The "Two Ways" is a theme first introduced by Moses in the Book of Deuteronomy. In his last homily to the Israelites prior to the conquest of Canaan, Moses tells the people: Here, then, I have today set before you life and prosperity, death and doom. If you obey the commandments of the LORD, your God, which I enjoin on you today, loving him, and walking in his ways, and keeping his commandments, statutes and decrees, you will live and grown numerous, and the LORD, your God will bless you in the land you are entering to occupy, If, however, you turn away your hearts and will not listen, but are led astray and adore and serve their gods, I tell you now that you will certainly perish ... (Dt 30:15-18). For the Israelites of the Old Covenant, living the Law of God was the path to life (CCC 2057). The doctrine of the "Two Ways" or "Two Paths" is a reoccurring theme in the Old Testament ( Dt 30:15-20; Ps 1; Pr 4:18-19; 12:28; 15:24; Sir 15:17; 33:14), in Jesus' teaching (Mt 7:13-14; Jn 14:6-6), and in St. Paul's letters (Rom 12:16-21 and 13:8-12). The teaching on the doctrine of the "Two Ways" was also a popular Jewish treatise in the first century and was probably a work that was familiar to many Jewish-Christians.

Question: How did Moses define the two paths or ways in his homily to the Israelites in Deuteronomy 30:15-20? How is this concept similar to Jesus' definition of the "way" in John 14:6 and how is it different?
Answer: Moses told the Israelites they had the choice between obedience to the Law which was the path of life or disobedience to the Law which was the path of death. Jesus also taught about the two paths "one leading to destruction and the other to eternal life. However, the path to life is no longer obedience to the Old Covenant Law. The path to life is now Jesus Christ, the Redeemer and Savior. He is "the Way."

The doctrine of the "Two Ways" is found in the opening chapter of the Church's first catechism, "The Teaching of the Twelve Apostles (commonly called the Didache) and its Latin translation the Doctrina Apostolorum (Didache 1:1-6:3), and also in the Letter of Barnabas, 18-21.

Acts 9:3-5 On his journey, as he was nearing Damascus, a light from the sky suddenly flashed around him. 4 He fell to the ground and heard a voice saying to him, "Saul, Saul, why are you persecuting me?" 5 He said, "Who are you, sir [Kyrios = Lord]?" The reply came, "I am Jesus, whom you are persecuting.

In retelling this experience in Acts 26:14, Luke records that the voice Saul heard spoke in Hebrew. Luke may mean Aramaic, which at this time was the Semitic dialect in common use, although as a student of the Law Saul surely spoke Hebrew, the language of the ancestors and the first language of Sacred Scripture. Notice that the light "flashed" like lightening. In retelling his experience in Acts 22:6, he calls the light a "great light," and in 26:13 he calls it "brighter than the sun."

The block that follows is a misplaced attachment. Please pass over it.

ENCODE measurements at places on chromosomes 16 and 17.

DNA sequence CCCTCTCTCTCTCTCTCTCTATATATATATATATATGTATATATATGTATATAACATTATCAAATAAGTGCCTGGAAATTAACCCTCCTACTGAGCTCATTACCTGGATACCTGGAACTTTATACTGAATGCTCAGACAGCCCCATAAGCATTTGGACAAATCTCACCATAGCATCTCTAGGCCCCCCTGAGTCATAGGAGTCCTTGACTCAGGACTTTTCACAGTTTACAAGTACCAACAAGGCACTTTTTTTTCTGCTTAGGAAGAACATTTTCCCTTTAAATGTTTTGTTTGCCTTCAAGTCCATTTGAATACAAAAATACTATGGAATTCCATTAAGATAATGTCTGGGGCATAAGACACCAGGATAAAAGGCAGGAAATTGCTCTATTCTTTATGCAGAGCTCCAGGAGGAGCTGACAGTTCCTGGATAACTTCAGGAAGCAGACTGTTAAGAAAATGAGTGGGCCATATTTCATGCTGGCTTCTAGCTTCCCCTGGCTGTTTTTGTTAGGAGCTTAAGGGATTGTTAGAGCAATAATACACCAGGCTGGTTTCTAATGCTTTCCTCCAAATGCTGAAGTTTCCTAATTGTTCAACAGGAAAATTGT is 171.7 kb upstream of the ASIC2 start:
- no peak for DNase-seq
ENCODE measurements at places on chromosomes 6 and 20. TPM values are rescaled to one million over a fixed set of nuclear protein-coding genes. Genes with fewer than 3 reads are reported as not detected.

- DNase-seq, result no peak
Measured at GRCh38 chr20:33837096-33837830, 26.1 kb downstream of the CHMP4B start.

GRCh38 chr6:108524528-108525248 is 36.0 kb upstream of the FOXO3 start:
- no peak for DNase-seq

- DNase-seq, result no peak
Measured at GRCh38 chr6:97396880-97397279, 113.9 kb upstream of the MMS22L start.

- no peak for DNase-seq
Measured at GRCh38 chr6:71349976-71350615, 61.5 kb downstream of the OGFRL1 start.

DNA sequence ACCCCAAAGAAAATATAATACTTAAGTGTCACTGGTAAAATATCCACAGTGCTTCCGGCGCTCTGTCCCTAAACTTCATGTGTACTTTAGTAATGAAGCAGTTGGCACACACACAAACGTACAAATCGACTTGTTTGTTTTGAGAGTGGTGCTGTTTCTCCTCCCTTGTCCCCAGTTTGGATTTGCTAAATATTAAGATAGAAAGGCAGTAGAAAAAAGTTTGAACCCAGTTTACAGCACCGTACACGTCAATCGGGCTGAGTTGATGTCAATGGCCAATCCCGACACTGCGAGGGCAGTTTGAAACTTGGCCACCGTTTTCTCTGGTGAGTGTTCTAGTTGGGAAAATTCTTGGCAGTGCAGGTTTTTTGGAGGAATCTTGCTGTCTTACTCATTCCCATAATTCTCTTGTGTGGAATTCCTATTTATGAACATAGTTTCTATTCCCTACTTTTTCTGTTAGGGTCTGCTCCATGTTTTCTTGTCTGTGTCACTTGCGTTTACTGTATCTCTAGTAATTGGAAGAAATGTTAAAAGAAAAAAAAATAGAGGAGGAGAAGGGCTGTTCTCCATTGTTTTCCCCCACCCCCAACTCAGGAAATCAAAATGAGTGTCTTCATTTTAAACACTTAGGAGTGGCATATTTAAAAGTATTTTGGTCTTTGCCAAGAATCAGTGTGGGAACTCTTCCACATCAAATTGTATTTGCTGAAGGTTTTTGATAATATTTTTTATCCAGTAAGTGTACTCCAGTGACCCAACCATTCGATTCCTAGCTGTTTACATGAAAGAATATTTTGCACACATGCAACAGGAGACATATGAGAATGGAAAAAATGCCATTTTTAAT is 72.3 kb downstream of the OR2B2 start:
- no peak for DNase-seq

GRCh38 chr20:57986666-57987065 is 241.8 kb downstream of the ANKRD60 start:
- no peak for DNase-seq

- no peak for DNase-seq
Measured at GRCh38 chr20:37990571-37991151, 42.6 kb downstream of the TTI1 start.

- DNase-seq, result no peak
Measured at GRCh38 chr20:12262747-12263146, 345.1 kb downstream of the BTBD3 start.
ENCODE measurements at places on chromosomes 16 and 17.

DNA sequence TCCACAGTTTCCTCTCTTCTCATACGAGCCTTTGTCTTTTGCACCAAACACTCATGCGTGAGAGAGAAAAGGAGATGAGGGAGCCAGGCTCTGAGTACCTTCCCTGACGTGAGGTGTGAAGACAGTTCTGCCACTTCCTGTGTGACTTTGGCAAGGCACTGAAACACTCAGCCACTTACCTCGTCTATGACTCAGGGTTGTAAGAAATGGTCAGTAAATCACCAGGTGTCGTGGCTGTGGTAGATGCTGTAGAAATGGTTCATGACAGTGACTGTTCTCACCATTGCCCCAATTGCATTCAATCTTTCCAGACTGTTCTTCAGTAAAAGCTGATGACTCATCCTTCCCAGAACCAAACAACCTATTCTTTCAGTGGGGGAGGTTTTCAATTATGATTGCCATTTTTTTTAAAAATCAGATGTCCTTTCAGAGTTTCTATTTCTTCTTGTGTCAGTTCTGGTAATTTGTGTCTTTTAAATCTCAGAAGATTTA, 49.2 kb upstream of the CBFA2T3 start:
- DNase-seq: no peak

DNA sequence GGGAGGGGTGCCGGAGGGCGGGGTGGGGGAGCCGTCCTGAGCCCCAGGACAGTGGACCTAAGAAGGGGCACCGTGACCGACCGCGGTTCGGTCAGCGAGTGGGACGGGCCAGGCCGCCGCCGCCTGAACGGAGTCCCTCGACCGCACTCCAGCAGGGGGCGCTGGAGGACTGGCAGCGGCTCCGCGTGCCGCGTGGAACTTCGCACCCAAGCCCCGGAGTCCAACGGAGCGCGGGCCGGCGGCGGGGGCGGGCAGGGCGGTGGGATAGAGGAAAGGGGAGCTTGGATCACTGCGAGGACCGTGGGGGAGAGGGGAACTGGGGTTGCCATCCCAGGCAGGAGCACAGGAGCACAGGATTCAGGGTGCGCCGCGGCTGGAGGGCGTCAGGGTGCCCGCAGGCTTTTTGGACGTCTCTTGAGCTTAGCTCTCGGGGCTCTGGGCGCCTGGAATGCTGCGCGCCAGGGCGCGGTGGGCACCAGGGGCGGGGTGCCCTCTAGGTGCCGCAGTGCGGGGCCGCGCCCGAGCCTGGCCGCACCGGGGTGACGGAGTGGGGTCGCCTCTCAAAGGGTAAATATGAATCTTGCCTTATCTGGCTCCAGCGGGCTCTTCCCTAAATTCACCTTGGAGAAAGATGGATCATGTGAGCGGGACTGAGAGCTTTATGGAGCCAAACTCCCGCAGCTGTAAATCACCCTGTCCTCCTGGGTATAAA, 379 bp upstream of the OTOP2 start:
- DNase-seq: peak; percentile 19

Question: What theophany of God from the Old Testament is reminiscent of Saul's experience in hearing the voice coming out of the flashing light (as in lightening)?
Answer: It is similar to Moses' experience hearing the divine voice coming from the burning bush in Exodus 3:3 when God twice called "Moses, Moses," but also recalls the theophany from Mt. Sinai in Exodus 19:16-20 when there were "peals of thunder and lightening".

The appearance of light is often associated with the presence of God (see Ps 36:9; 56:14; 78:14; 89:16; 97:11; 104:2; Wis 7:26; Is 2:5; 60:19-20; 1 Jn 1:5-7; 1 Pt 2:9; Jam 1:17). The flash of lightening is also a reoccurring feature of theophanies in Scripture (see Ex 19:16; 2 Sam 22:15; Ps 17:14; 76:18; 96:4; 143:6; Ez 1:4, 7, 13; Dan 10:6; Lk 9:29; 10:18; 17:24; 24:4). The repetition of a name in a theophany is not only found in Moses' and Saul's experiences but also in the call of Jacob (Gen 46:2) and Samuel ( 1 Sam 3:4, 10).

Question: Why did Jesus accuse Paul of persecuting Him and not just His followers? How is this similar to Peter's accusation against Ananias and Sapphira in 5:3 and 9?
Answer: Persecuting the disciples of Jesus is the same as personally persecuting Jesus. In the same way to lie to the faith community and its leaders is to lie to and to test the Holy Spirit.
Question: Learning from Jesus in this experience led to what teaching Saul/Paul gave the community of believers at Corinth (see 1 Cor 8:12).
Answer: St. Paul will advise the Corinthians that to sin against individual members of the Body of Christ is to sin against Christ Himself.

That Saul calls the voice Kyrios, "Lord," in verse 5 is a sign he realizes he is involved in a theophany even though he does not yet understand it is the risen Jesus who is addressing him until after he asks "Who are you, Lord?"

Jesus tells Saul "Now get up and go into the city and you will be told what you must do" (Acts 9:6). Saul's experience of Jesus demonstrates that Jesus is living and active in salvation history. The command Jesus gives Saul in sending him forth is Saul's commissioning, and it is why Saul/Paul feels justified in calling himself an "apostle," meaning "one who is sent"; it is a title he vigorously defends in his letters (Rom 1:1; 11:13; 1 Cor 1:1; 9:1, 2; 15:19; 2 Cor 1:1; Gal 1:1; Eph 1:1; Col 1:1; 1 Tim 1:1; 2:7; 2 Tim 1:1, 11; Tit 1:1).